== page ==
Authorizing the Self in Three Texts

Authorizing the Self in Three Texts - Authorizing the Self...

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Authorizing the Self in Three Texts Throughout the 18th century in America, definitions and comprehensions of the self in literature changed drastically, metamorphosing from a self-comprehension constituted by a subordination to a higher authority to the more modern autonomous personality. Within three exemplary texts of self-construction, namely Jonathan Edwards' "Personal Narrative," Benjamin Franklin's "Autobiography," and Olaudah Equiano's "The Interesting Narrative," the presentation and literary representation of the self exhibits a shift from Edwards' Puritanic submission of his identity to the supremacy of God's higher authority to the more freewheeling and manipulable Weltanschauung of Olaudah Equiano and Benjamin Franklin. The shift in self-comprehension manifested in these later eighteenth century autobiographies possess a greater sense of self- malleability in the public sphere, a conferrance of central authority, power, and respect from an alterior subject to the person's own subjectivity, and a common quest for freedom from subservience to societal conventions and power struggles. To more fully comprehend the position of the self in the early Puritan American framework, it is necessary to analyze Edwards' "Personal Narrative" and recognize the extreme ontological deference from Edwards' own self to God's authority. John Edwards legitimates his own subjectivity through his utter humility and surrender in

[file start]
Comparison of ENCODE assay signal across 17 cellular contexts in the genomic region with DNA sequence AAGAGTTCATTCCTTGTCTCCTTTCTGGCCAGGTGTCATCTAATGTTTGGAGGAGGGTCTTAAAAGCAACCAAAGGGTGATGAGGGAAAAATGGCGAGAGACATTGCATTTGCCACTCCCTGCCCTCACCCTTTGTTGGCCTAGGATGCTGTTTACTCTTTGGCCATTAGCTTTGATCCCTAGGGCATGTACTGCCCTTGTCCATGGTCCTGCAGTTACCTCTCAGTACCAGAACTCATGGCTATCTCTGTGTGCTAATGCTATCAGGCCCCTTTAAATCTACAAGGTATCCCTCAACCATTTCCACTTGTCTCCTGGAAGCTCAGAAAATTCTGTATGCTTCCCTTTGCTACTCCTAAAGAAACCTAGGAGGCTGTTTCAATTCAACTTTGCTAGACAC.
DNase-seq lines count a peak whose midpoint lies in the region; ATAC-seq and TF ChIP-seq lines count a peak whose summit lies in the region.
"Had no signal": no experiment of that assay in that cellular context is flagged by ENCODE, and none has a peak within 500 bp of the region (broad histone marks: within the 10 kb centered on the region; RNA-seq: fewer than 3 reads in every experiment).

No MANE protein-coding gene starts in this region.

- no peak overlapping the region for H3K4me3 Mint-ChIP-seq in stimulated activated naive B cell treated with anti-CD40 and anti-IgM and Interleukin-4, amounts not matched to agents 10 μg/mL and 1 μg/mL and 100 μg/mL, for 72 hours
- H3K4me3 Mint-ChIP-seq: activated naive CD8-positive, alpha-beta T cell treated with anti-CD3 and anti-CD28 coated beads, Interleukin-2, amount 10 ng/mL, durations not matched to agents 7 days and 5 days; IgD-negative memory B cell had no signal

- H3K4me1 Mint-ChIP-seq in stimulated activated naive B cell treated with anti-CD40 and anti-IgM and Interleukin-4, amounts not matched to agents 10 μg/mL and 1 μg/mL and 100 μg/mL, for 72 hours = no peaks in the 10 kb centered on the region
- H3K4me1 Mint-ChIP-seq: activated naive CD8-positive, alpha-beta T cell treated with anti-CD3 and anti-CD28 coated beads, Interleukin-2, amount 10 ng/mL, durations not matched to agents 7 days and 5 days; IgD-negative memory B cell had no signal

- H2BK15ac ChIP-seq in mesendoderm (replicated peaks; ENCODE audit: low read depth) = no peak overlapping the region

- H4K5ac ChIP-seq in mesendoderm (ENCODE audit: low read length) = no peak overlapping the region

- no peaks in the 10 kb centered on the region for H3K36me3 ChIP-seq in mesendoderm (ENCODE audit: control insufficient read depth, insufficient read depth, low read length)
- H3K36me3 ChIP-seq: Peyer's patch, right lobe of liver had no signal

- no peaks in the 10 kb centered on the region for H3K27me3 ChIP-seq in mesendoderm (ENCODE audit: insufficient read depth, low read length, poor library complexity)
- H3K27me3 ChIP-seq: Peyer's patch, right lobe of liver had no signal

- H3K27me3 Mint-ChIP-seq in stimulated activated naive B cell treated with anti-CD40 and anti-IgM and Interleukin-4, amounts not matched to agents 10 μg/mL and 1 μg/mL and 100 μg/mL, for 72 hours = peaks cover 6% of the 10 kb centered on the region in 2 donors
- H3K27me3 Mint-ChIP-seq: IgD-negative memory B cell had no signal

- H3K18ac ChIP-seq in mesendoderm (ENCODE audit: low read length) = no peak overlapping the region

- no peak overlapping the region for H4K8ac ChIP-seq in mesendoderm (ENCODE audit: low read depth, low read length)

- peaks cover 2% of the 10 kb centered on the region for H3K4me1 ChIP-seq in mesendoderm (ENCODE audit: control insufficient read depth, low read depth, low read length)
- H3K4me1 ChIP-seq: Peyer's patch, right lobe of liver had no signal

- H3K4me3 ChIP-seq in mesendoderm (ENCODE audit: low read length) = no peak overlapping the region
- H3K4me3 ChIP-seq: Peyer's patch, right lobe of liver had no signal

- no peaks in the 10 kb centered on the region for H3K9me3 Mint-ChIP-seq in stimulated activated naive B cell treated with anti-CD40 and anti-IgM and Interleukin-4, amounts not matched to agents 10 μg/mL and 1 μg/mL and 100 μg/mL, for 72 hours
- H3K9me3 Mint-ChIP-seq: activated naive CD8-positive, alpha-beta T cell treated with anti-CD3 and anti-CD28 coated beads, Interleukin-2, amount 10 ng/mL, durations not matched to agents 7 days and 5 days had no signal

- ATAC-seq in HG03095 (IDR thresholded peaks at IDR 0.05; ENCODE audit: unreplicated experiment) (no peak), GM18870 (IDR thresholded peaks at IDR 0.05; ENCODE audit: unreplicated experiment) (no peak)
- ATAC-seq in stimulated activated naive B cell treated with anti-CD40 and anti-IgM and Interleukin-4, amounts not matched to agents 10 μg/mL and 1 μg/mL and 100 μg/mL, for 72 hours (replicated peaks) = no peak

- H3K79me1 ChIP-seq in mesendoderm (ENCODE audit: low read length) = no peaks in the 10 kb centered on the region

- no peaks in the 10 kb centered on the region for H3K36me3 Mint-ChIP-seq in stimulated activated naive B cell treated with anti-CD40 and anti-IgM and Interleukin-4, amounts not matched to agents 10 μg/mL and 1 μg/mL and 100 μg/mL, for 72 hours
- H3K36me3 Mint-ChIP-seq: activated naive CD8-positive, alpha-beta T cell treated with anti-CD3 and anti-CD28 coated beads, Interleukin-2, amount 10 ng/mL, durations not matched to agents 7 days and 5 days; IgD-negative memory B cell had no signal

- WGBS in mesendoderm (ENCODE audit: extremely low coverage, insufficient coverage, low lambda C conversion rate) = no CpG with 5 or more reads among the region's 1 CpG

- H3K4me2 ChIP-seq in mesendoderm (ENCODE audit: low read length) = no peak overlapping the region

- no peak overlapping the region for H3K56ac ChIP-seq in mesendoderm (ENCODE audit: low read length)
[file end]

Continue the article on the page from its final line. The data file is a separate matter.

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This note was uploaded on 04/14/2008 for the course ENG V41.0230 taught by Professor Crain during the Spring '08 term at NYU.

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Authorizing the Self in Three Texts - Authorizing the Self...

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